The European Association of Archaeologists awards the 2020 Student Award to Samantha Leggett of the University of Cambridge for her paper Tackling Early Medieval Transitions Using a Hierarchical and Multi-isotope Approach.

Biomolecular studies have become a common feature of archaeological research over the last few decades. This field has given us new tools to assess the lifeways, practices and histories of mobility of past individuals.

In her paper “Tackling Early Medieval Transitions Using a Hierarchical and Multi-isotope Approach”, Samantha Leggett takes the next logical step in this field: she conducts a series of complex meta-analyses of thousands of isotopic datapoints from medieval Europe in order to draw out spatial and temporal patterns in this increasingly large body of data.

Among the many strengths of Leggett’s approach is her pioneering use of unsupervised machine learning to facilitate statistical analysis of archaeological biomolecular data. These data are drawn from a number of different domains of study, from dietary isotopes to isotopic mobility research, allowing her to develop a complex and multi-scalar model of major medieval transitions, including christianization, the emergence of new economic practices, and changing agricultural systems.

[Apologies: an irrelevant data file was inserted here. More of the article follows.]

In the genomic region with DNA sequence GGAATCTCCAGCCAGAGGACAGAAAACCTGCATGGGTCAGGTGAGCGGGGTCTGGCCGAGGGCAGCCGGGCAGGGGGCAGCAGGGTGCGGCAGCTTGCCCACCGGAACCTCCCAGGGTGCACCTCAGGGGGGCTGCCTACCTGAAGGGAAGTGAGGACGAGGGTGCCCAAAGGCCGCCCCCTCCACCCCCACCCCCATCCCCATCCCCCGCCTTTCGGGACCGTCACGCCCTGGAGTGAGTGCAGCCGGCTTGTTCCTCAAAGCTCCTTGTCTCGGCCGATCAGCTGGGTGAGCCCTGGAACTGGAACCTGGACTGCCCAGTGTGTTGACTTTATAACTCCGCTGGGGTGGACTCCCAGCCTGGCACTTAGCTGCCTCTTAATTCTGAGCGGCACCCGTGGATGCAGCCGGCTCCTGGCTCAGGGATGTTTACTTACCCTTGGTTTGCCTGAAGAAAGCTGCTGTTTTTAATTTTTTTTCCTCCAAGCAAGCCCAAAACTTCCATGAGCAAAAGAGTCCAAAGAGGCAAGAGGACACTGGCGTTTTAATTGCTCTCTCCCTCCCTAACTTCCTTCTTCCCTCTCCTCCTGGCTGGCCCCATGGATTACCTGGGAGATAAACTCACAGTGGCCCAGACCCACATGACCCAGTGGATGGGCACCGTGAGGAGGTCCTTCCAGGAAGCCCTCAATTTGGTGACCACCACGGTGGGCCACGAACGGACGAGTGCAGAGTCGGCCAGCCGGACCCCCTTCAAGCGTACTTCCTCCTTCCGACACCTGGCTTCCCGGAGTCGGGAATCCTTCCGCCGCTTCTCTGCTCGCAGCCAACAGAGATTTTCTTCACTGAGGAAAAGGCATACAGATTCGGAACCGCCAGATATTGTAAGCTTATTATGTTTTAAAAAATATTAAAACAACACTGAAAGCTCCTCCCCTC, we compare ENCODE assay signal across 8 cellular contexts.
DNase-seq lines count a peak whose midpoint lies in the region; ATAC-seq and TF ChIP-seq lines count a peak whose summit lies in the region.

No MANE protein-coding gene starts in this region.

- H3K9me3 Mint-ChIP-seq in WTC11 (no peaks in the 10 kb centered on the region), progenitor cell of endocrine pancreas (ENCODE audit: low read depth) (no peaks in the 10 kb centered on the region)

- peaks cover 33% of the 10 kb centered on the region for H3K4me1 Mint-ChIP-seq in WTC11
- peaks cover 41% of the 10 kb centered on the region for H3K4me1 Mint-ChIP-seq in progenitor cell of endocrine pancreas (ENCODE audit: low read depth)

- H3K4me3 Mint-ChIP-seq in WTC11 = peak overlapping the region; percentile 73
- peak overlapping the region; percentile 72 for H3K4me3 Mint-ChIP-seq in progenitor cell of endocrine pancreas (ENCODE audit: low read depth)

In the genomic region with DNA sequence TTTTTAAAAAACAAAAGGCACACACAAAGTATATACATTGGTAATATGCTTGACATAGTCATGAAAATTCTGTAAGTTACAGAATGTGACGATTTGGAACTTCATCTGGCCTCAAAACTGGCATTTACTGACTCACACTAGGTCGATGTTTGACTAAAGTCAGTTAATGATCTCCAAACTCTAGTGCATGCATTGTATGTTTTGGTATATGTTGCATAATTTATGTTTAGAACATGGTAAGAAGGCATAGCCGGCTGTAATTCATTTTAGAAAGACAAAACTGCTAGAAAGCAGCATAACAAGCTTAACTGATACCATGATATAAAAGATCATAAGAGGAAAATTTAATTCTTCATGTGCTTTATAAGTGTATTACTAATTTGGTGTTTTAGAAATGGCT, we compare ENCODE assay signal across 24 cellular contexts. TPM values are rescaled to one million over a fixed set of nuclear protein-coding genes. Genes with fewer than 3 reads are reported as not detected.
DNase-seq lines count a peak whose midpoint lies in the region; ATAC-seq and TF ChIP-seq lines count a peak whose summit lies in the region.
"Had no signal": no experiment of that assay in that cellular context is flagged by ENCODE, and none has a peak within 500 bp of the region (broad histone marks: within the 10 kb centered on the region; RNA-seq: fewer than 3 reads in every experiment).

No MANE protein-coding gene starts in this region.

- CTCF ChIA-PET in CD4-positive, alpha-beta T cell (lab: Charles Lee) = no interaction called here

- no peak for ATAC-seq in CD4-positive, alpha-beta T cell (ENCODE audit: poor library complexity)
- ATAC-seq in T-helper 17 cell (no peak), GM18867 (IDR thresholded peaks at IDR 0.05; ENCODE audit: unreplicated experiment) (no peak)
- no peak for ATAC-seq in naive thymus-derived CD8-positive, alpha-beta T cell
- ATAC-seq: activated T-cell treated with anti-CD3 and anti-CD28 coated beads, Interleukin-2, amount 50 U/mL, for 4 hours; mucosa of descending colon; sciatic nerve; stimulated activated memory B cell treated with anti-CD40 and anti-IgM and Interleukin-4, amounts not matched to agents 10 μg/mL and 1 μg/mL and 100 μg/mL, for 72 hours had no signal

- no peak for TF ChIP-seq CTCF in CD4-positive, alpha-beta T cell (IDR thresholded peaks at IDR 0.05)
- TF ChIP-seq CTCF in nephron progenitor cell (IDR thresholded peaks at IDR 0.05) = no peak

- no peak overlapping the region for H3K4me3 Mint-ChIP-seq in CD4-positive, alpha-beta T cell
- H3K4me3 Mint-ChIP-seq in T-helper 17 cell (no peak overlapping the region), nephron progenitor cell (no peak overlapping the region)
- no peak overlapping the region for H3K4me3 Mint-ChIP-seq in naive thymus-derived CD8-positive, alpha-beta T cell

As archaeological data proliferate and more are made easily accessible through open data repositories, we expect this sort of Big Data research to become a standard part of quantitative archaeological research. Leggett’s vision here is instructive: she does not limit herself to simple causes, but embraces the complexity of her data and allows it to feed into equally complex, and entirely social, conclusions.

Honorary mention was awarded to Tomas Janek for his paper Uncovering invisible: Visual enhancement of toolmarks preserved on the Roman tiles.

We congratulate Samantha Leggett and Tomas Janek and look forward to the publication of their papers.

Cate Frieman

Chair of the European Association of Archaeologists’ Student Award Committee